Avoid a moving day mishap with top tips for your physical (and emotional) safety

One in 20 people has ended up in hospital after moving says new research

couple moving sofa from a moving van
(Image credit: Getty)

Moving house could see you ending up in A&E rather than your new living room, as  a survey reveals it is surprisingly dangerous for your health.

Nearly 1 in 20 people have had to go to seek medical help after being injured while shifting furniture, and 1 in 16 have had to call in sick at work because of it. Shifting unwieldy sofas, beds and wardrobes has resulted in everything from scraped knuckles to bad backs, according to research by Furniture Village.

Stressful situation

It is commonly accepted that moving house is a stressful experience, but what people may fail to take into account is the physical toll on themselves, their homes and possessions

Apart from injuries, 30 per cent of the people questioned said they had damaged furniture in the process, with 1 in 20 saying it was so bad they’d actually abandoned the item as not being worth the effort and risk anymore. And 11 per cent admitted they’d damaged the property – either leaving the new owners with a nasty surprise or themselves with something to fix after moving in.

moving home can be hazardous to health

(Image credit: furniture village)

12 ways to reduce stress when moving house

Emotional fallout

And then there is the emotional cost of the experience. Almost 1 in 5 said they’d ended up falling out with their partner, and four per cent were banished to the wretched sofa as a result.

To stop  the physical and mental strain leading to it becoming a broken home – in all senses – Furniture Village got professional mover Horace Warmington, couples’ therapist Nikki Harris, and mathematician Seb Boden to create an experts' guide to moving furniture, using maths to take some of the strain and stress away.

Six top tips for moving furniture easily

moving furniture can be hazardous to health

'The smile’ is the shape you follow moving furniture round a corner, curving from one side to the other

(Image credit: furniture village)
  1. Bear in mind that when carrying furniture up steps, the person who goes first needs to be the eyes, warning about where obstacles and corners are, and deciding when to push, pull, lift and turn. The person lifting the back is the muscle as they take the brunt of it.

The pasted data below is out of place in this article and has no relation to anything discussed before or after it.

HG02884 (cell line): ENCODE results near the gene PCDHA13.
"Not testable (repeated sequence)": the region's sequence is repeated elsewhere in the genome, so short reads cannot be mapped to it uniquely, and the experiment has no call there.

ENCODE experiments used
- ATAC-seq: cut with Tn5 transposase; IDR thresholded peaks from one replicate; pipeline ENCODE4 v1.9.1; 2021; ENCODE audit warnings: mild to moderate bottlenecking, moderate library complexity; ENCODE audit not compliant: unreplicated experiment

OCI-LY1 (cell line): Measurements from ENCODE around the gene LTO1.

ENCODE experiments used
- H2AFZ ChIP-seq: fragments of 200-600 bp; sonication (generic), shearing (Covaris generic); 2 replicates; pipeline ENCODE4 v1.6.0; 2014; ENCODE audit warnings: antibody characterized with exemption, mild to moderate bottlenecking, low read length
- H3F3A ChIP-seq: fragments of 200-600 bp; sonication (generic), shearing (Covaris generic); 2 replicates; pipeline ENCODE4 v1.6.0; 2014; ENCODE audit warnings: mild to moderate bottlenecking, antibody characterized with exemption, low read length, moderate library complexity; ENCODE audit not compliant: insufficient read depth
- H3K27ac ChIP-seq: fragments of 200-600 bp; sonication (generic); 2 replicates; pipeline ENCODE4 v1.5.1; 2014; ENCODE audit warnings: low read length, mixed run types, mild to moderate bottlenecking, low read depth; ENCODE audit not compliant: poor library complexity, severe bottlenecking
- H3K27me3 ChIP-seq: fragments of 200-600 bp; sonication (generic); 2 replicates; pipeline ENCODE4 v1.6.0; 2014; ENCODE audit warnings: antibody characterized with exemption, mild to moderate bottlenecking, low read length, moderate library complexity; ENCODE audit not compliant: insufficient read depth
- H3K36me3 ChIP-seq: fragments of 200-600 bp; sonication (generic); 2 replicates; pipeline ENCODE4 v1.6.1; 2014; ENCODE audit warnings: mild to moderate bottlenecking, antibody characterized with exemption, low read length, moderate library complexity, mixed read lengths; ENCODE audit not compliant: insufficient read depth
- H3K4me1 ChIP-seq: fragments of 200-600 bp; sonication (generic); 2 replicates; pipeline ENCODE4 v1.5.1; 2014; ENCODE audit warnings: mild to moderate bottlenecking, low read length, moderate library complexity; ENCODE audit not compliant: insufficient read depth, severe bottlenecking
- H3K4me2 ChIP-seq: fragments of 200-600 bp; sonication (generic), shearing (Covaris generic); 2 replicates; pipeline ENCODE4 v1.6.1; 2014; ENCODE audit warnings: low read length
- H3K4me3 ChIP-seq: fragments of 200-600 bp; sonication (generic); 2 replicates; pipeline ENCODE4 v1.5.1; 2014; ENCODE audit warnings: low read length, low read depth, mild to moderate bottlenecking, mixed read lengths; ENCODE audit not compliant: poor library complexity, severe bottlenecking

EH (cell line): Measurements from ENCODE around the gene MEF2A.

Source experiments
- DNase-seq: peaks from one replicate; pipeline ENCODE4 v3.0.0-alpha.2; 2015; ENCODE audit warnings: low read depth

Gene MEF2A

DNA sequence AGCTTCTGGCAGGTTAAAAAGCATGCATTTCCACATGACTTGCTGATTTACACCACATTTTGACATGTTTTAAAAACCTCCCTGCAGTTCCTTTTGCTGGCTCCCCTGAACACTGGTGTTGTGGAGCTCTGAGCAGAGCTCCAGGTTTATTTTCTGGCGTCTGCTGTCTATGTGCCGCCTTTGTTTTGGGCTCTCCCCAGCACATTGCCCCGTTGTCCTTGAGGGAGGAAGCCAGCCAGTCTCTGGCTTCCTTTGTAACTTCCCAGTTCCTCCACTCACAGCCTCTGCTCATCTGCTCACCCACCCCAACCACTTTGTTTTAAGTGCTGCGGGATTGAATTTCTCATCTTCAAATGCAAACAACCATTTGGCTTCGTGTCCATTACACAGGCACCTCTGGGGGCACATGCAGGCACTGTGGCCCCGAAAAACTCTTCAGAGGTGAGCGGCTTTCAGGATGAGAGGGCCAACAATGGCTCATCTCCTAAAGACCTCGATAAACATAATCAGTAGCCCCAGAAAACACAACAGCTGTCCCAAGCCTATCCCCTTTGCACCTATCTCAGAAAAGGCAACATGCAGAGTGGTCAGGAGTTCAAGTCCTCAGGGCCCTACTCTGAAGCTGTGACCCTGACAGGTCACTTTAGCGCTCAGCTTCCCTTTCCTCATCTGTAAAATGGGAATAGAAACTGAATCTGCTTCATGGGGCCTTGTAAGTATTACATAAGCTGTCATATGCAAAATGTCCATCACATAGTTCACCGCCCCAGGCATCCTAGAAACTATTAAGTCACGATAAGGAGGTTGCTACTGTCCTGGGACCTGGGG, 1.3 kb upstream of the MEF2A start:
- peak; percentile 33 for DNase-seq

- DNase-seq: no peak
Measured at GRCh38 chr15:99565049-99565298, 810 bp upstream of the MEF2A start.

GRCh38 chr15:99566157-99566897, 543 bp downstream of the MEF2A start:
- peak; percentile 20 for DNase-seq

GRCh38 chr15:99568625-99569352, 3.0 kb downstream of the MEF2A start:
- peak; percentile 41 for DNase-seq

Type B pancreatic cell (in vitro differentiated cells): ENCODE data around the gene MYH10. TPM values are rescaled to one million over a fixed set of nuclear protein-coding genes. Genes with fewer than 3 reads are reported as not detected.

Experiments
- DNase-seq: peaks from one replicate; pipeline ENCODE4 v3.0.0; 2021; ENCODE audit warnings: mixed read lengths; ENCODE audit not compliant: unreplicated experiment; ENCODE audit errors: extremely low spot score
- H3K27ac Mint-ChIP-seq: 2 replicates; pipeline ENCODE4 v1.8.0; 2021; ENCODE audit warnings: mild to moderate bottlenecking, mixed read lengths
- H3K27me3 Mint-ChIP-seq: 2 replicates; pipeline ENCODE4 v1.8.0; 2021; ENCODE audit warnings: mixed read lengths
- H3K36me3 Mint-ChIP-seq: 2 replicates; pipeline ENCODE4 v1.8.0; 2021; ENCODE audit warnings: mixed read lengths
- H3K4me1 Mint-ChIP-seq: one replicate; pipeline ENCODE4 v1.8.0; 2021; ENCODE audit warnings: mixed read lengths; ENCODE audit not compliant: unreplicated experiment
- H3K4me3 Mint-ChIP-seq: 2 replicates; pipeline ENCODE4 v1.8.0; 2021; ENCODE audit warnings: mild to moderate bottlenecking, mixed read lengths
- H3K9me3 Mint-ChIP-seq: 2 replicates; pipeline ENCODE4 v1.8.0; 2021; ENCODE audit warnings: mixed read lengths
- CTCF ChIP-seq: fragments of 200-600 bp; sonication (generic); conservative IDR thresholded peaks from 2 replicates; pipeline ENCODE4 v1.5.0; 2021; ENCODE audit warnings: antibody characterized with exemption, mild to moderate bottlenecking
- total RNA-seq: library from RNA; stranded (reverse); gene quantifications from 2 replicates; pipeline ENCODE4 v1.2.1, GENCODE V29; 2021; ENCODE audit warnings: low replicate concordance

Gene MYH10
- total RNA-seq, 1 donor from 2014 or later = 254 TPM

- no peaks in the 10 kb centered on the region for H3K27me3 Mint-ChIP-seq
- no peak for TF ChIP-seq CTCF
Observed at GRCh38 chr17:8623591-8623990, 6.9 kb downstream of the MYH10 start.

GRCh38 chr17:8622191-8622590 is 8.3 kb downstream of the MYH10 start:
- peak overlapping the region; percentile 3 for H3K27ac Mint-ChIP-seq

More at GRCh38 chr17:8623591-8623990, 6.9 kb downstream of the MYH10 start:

2. The flatter the angle you carry something at, the more equally the weight will be shared between the people lifting it.
  3. When manoeuvring furniture around corners, visualise ‘the smile’ which is the shape of the path you move it round, curving from one side to the other. This works whether you’re pivoting a sofa around a corner, or standing it upright and see-sawing it through a low doorway.
  4. Measure door frames and access points before moving a large item or having one delivered, then work out the route you'll take. If you’re moving a piece of furniture out of a room and the door frame’s been replaced or upgraded, you might not be able to get your sofa out again in one piece.
  5. If you need an extra inch or two to get an item through, try removing the feet. And take off sofa or chair cushions to create a void.
  6. If you don’t understand what your moving partner is asking of you, don’t respond defensively, raise your voice, repeat what they’ve said or use sarcasm as this will frustrate and irritate the person needing help.
Alison Jones
Assistant Editor

Alison is Assistant Editor on Real Homes magazine. She previously worked on national newspapers, in later years as a film critic and has also written on property, fashion and lifestyle. Having recently purchased a Victorian property in severe need of some updating, much of her time is spent solving the usual issues renovators encounter.